Retiring Clerk of the House of Representatives Bernard Wright receives a standing ovation at Parliament House.

Retiring Clerk of the House of Representatives Bernard Wright receives a standing ovation at Parliament House. Photo: Alex Ellinghausen

For a spell, just before the House rose for the summer holidays on Thursday, it genuinely managed to rise above politics.

After a year that has seen three prime ministers, 4½ Labor leaders (counting Bowen and Albo) and more facepalming heartache than you can poke a mace at, the House paused to acknowledge Bernard Wright.

Those outside Parliament House may not be familiar with the name Bernard Wright, but if they have watched proceedings, they will know him as the gown-wearing, silver-haired gentleman on the right of the Speaker who introduces business items in that low and steady voice.

As the person who records the decisions, operates the bells and counts the votes, Wright is the one who truly knows how the place works. But after 41 years at Parliament House and four as Clerk, he is retiring.

Wright commands so much respect across both sides of politics, that during speeches to honour him on Thursday, the entire House stood in a spontaneous standing ovation.

At this, Bronwyn Bishop also stood, bowing slightly and outstretching her arms as if to conduct the chamber in its praise.

It was such a graceful and gracious gesture. And one so much in keeping with what one might have anticipated of Bishop when she was first talked of as the Speaker in the 44th Parliament.

''I want to bring some dignity back to the Parliament,'' Tony Abbott said of his pick in September, adding that he wanted a Speaker who put equal pressure on both the government and the opposition.

Indeed, the day Bishop was dragged to the Speaker's chair, she spoke of her passions for the Parliament's ''traditions'' and bringing back ''niceties'' - as well as allowing for robust debate.

Expectations were also high because Bishop had been such an active point of order maker in the previous Parliament and was such an established character.

What withering glares! What poetic phrasery!

And yet when she stood conducting that beautiful moment on Thursday, it stood in contrast to much of her newborn speakership.

For one thing, Bishop has decided to attend Coalition party room meetings (when convention has it the Speaker stays away) and to contribute to discussion (she piped up on criticisms of the ABC last week).

For another, her early track record in the House includes some clangers.

Labor has moved to dissent from Bishop's rulings three times in four weeks.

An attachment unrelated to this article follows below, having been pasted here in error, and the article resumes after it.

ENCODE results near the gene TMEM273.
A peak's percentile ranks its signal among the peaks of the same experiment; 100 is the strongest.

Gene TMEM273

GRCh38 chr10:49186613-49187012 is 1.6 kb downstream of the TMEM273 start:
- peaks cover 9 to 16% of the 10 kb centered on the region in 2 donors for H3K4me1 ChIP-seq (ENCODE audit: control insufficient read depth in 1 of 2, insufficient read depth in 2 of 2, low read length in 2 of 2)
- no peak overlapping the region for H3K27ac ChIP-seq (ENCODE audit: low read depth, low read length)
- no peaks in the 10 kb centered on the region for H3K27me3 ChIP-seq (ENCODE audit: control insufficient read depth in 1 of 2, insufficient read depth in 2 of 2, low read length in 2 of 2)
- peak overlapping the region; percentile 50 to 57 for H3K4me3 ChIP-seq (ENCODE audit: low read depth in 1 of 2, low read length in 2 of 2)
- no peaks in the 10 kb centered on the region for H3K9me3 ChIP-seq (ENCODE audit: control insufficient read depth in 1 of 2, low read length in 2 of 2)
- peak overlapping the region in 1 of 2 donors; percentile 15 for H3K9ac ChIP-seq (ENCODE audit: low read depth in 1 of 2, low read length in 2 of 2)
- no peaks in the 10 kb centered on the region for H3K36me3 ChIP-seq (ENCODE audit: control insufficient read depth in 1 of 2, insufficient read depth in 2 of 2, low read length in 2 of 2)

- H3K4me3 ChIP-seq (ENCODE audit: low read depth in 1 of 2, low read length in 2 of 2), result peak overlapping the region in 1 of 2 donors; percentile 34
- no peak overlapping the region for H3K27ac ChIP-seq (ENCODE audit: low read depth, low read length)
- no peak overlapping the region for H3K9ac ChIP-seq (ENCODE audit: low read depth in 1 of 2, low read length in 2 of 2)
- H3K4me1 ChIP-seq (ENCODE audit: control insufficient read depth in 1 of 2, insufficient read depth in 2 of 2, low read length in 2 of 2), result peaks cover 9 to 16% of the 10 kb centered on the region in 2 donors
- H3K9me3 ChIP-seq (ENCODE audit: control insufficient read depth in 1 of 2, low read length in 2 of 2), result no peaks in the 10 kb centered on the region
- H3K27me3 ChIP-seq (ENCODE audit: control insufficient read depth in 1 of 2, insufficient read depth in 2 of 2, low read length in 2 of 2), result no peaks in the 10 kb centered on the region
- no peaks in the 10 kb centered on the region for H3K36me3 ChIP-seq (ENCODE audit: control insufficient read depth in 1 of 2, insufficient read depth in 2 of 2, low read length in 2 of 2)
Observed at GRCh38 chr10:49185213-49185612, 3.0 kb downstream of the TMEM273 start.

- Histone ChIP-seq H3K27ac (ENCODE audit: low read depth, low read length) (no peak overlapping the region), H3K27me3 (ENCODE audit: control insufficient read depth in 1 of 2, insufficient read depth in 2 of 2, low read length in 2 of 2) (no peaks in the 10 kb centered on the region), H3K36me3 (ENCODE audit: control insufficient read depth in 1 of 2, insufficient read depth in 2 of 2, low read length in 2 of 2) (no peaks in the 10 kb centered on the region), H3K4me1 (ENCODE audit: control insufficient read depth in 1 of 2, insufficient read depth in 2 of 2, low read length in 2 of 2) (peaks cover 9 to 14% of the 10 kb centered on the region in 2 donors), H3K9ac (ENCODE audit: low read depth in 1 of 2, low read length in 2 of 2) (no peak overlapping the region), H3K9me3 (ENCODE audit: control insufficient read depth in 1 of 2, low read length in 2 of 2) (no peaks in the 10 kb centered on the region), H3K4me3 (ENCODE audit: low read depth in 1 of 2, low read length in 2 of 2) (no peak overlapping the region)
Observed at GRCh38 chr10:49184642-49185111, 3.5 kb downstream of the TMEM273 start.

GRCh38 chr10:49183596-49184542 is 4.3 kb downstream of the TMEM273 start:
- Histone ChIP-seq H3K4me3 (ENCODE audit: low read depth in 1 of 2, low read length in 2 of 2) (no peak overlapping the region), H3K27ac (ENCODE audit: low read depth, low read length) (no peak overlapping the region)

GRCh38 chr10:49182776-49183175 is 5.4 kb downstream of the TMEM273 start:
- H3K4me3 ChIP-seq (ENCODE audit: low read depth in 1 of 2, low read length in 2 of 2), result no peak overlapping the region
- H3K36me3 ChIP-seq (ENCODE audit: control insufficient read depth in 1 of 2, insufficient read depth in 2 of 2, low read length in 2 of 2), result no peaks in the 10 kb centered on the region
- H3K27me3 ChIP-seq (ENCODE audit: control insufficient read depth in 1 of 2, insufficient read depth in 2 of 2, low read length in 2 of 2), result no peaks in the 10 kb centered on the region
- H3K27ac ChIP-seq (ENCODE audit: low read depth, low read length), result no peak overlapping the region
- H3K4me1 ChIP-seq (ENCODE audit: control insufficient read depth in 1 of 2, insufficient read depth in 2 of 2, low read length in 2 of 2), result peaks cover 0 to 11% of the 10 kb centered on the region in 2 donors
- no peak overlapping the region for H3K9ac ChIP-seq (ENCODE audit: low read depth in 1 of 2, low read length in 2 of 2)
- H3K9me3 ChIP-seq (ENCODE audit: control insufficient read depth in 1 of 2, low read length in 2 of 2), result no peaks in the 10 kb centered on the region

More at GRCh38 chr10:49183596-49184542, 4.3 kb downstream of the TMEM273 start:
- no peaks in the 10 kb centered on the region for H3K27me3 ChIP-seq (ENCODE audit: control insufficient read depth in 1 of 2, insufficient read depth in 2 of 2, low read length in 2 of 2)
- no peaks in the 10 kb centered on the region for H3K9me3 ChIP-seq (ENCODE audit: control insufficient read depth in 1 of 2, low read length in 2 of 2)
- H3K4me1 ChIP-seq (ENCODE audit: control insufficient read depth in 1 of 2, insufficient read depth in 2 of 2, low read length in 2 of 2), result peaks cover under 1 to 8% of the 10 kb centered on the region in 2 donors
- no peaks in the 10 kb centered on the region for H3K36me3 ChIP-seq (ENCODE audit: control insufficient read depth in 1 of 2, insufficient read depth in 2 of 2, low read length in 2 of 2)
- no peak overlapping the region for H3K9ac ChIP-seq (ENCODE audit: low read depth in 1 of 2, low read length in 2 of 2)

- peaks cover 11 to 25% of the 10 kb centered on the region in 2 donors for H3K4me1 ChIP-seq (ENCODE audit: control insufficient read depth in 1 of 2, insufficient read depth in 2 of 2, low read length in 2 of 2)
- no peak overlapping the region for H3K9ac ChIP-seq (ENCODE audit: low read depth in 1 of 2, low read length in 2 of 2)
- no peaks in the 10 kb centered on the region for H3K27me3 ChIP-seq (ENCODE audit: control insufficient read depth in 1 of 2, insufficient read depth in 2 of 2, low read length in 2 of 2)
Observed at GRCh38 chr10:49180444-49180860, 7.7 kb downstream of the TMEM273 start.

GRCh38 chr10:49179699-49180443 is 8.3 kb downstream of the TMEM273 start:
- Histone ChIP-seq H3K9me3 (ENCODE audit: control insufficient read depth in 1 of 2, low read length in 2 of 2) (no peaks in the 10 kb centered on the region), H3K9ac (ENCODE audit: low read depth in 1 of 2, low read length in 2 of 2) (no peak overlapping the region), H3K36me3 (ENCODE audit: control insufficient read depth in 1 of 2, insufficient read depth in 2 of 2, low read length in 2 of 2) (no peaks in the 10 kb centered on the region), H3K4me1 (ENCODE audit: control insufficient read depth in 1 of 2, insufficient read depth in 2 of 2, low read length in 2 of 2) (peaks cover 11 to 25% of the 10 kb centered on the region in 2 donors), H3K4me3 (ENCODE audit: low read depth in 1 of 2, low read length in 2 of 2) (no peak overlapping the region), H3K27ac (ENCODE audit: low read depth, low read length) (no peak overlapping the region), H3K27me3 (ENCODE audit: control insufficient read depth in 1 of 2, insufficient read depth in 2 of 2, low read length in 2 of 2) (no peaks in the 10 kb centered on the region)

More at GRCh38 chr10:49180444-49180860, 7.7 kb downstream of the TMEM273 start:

While these have not been successful (and cannot be viewed as apolitical acts), it is significant that she has given Labor the ammunition to do so.

On her first proper day of the job, Madam Speaker allowed Christopher Pyne to use the term ''Electricity Bill'' (in reference to Shorten). Bishop ruled that Pyne ''was merely using a description and I do not find the term unparliamentary'', even though the standing orders are Swarovski clear that MPs must be addressed by their titles.

Labor was provoked to dissent again when Bishop refused to allow it to submit amendments to the carbon tax repeal legislation. In a ruling that was seen as just a bit too tricky, she decided it was a ''supply'' (money) bill and therefore could not be introduced by the opposition.

The third occasion came on Tuesday evening, in the middle of a Labor move to suspend standing orders. Here, Bishop responded to an Albo point of order in a manner that was curiously similar to recent Coalition taunts.

''The former Leader of the House, who is now apparently the Acting Manager of Opposition Business, has given the chair advice,'' she said.

When Labor protested, Bishop continued, saying to Tony Burke: ''If the Manager of Opposition Business is raising a point of order to resume his status, then it is acknowledged.''

Burke then moved to dissent, arguing the chair was getting involved in the debate.

''You need to recognise, Madam Speaker, that you are meant to be impartial.''

The next morning, he held a doorstop along similar lines. ''I don't think it's too much to say that you shouldn't have a situation where an umpire is sledging the players,'' Burke said, sparks of froutrage (frustrated outrage) flying.

Now, I'd not argue for a minute that Labor have nothing to gain from waving their arms about, shouting ''not fair''. And they don't have such an angelic recent history themselves (i.e. Burke has described Bishop as the despotic Harry Potter character, ''Dolores Umbridge''.)

But it is an eyebrow-raising trend so early in a new Parliament - where the government holds a more than comfy majority - that the Speaker is so easily associated with the government.

From the woman who was once touted as a future PM, we expected more slap down and less slap dash.

Judith Ireland is a Fairfax Media journalist